|1082: Christ Church, Alexandria, Virginia, USA|
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|Mystery Worshipper: Corpus cani.
The church: Christ Church, Alexandria, Virginia, USA.
Denomination: Episcopal Church in the USA.
Comment: We have received a comment on this report.
The building: A plain, simple, box-like, steepled red brick building in the Federalist style, carefully restored and rather attractive. A large Venetian window at the east end is partially obscured by a very large and quite unattractive pulpit. The altar is conceivably the smallest I have ever seen. There is no center aisle, but two side aisles lead between the ranks of box pews and the seating continues in the galleries above. As claimed by every other church in Virginia, George Washington is said to have worshipped here.
The church: Like many Episcopal churches, Christ Church carries on an active ministry among the less well-off. (Compared to Christ Church, just about everybody else is less well-off!) The parish house includes a vast suite of rooms underneath a local department store, recently purchased by the church.
The neighborhood: This northern Virginia suburb of Washington, DC is chock full of very expensive houses, lots of great places to eat, and some busy shops. Not for nothing is it known as the "Chelsea of Washington."
The cast: The Rt Rev. Peter James Lee, Bishop of Virginia, presided. Bishop Lee was assisted by the rector, the Rev. Pierce W. Klemmt, and a cast of thousands.
|What was the name of the service?
Are you ready for this? Confirmation, Reception, Reaffirmation and Holy Communion, Rite II. Trips off the tongue doesn't it?
How full was the building?
Packed to the gunwales.
Did anyone welcome you personally?
No, but a lady near the door shot me a look as though she had just sucked a very bitter lemon when she saw me help myself to a service sheet.
Was your pew comfortable?
No. The downstairs pews are too narrow. Their backs are specially designed to dig into the thoracic vertebrae and there is too little leg room. I sat upstairs, where the pews are a little more comfortable but are arranged collegiate style, forcing one to sit side-saddle to focus on the east end. Even then I couldn't see the altar.
How would you describe the pre-service atmosphere?
A mild hubbub during a divine Bach fugue.
What were the exact opening words of the service?
A processional hymn followed by "Alleluia! Christ is risen."
What books did the congregation use during the service?
The Book of Common Prayer, the Hymnal, and a specially printed booklet containing the order of service and the readings.
What musical instruments were played?
Organ and choir.
Did anything distract you?
The most hysterically funny procession I have ever witnessed. The choir entered through the southwest door, processed up the south side, across the east, down the north and out the northwest door! Presumably they then ran around the west end to get to the stairs, because they next appeared in the gallery. The whole thing was repeated in reverse at the end. Quite bizarre.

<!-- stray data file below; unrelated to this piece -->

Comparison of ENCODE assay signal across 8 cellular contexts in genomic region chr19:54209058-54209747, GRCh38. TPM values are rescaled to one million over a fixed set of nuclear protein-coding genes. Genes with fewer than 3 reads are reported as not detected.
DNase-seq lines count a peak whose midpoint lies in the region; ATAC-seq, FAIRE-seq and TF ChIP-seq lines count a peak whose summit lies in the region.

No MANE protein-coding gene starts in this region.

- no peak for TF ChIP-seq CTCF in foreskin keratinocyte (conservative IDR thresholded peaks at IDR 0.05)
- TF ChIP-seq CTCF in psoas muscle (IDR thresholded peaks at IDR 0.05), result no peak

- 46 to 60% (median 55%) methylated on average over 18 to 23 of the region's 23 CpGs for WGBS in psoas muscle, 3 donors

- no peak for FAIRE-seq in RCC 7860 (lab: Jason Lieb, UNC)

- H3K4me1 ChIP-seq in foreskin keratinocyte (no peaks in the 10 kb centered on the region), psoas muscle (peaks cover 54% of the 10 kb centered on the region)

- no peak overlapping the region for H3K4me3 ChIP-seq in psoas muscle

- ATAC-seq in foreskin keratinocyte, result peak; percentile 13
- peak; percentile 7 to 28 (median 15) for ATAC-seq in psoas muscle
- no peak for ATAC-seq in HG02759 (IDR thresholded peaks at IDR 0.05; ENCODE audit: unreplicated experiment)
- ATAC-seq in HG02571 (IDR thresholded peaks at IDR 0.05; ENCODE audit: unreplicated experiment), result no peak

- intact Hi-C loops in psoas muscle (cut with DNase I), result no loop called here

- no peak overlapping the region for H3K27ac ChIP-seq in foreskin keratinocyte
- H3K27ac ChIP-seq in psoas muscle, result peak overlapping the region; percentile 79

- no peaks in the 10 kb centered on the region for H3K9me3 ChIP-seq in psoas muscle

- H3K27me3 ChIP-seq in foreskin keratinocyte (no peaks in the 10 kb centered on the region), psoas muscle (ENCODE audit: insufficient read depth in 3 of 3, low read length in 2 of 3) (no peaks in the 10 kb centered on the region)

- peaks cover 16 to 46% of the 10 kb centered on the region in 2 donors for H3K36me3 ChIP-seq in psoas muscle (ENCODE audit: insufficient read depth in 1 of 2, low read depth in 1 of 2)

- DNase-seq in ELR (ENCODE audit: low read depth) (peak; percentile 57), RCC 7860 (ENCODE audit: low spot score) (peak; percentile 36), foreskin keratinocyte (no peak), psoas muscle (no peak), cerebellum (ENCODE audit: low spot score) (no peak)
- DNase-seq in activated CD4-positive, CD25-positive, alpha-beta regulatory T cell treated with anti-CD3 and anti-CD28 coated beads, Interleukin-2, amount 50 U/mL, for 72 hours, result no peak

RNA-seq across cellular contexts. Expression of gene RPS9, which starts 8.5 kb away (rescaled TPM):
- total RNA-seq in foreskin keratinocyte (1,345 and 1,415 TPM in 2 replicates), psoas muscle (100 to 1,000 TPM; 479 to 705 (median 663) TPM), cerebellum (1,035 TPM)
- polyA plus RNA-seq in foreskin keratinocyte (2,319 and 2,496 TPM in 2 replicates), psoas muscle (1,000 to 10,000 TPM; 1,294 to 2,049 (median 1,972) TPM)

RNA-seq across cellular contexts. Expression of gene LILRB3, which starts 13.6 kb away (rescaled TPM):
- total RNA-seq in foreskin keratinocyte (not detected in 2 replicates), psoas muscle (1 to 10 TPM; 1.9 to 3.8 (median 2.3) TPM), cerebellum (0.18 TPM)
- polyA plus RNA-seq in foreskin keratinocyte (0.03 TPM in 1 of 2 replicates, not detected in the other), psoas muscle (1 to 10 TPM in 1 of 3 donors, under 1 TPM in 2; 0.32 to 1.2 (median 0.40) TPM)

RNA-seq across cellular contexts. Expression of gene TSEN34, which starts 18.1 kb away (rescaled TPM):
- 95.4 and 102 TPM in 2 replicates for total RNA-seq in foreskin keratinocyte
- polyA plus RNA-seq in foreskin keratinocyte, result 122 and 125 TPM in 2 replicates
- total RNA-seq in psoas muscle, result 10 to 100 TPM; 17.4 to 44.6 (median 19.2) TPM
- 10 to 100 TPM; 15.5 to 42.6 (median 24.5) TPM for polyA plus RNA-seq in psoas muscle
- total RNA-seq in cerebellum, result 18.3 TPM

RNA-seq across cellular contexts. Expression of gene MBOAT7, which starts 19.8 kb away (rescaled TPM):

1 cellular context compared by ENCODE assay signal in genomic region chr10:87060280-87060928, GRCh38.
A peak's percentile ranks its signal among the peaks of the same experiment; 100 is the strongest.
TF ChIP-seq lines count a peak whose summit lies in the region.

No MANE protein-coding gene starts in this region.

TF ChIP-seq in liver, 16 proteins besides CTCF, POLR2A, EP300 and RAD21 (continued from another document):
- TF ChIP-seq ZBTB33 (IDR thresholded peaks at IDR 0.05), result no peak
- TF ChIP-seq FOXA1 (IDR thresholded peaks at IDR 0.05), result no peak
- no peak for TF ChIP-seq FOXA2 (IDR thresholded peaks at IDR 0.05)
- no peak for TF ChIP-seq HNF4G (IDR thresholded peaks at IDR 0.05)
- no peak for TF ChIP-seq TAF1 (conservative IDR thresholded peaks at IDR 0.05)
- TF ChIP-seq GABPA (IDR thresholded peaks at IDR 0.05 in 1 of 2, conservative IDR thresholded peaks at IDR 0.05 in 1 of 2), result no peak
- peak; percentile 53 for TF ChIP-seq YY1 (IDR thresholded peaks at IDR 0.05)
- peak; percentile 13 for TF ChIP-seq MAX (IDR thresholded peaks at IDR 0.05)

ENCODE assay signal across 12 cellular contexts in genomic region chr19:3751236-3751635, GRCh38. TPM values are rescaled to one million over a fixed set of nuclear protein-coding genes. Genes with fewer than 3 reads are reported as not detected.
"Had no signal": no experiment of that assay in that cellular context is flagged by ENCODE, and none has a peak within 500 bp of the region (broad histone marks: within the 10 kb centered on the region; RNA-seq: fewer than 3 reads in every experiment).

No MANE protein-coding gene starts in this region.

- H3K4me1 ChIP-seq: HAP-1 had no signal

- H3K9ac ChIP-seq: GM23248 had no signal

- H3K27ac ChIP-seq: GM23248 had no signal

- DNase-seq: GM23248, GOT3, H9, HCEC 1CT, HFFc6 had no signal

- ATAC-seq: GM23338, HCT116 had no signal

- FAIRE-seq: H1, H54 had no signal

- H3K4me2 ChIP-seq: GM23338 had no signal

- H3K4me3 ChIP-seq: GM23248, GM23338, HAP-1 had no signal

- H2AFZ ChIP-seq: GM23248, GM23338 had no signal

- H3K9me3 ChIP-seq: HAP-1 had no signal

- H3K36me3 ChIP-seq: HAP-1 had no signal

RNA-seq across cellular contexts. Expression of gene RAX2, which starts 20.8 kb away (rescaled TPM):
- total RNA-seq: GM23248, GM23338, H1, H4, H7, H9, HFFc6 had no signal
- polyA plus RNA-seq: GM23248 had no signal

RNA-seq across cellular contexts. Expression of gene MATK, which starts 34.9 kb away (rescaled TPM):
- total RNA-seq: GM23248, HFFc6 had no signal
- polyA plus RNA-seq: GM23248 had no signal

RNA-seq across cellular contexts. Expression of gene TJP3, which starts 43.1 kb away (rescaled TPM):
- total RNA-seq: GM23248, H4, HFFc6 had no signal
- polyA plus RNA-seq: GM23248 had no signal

Was the worship stiff-upper-lip, happy clappy, or what?
Low Anglicanism, rather pedestrian, with a slight murmur of enthusiasm. Interestingly, the confirmation rite had the bishop laying hands on the candidates and praying for them to be "strengthened and defended" but not "confirmed."
Exactly how long was the sermon?
On a scale of 1-10, how good was the preacher?
9 Bishop Lee spoke with great humor, starting with some witty comments about his recent triple bypass heart surgery. This is an easy-listening preacher who puts his message across clearly and concisely.
In a nutshell, what was the sermon about?
Heart surgery requires a change in lifestyle and so does Christ. He is with us in suffering, but it is a blasphemy to say that God inflicts suffering on humans.
Which part of the service was like being in heaven?
The choir's rendition of Elgar's Light out of Darkness. Too stunning for words.
And which part was like being in... er... the other place?
I loathe applause in the midst of worship and this congregation took it to new heights. The rector's welcome of the bishop received a standing ovation, as did the organist's speech after it was announced that he would be retiring.
What happened when you hung around after the service looking lost?
I was left looking lost.
How would you describe the after-service coffee?
Fantastic coffee and cake, presumably to celebrate the confirmation.
How would you feel about making this church your regular (where 10 = ecstatic, 0 = terminal)?
1 The liturgy was dull and the welcome almost non-existent. One or two people said hello at coffee and one lady was delightfully friendly, but the congregation as a whole was aloof and rather disdainful. I guess one needs to serve an apprenticeship before being accepted here. The church website's promise of something called "radical hospitality" was sadly unfulfilled. The friendly lady saves Christ Church from a negative score.
Did the service make you feel glad to be a Christian?
Is there a synagogue nearby?
What one thing will you remember about all this in seven days' time?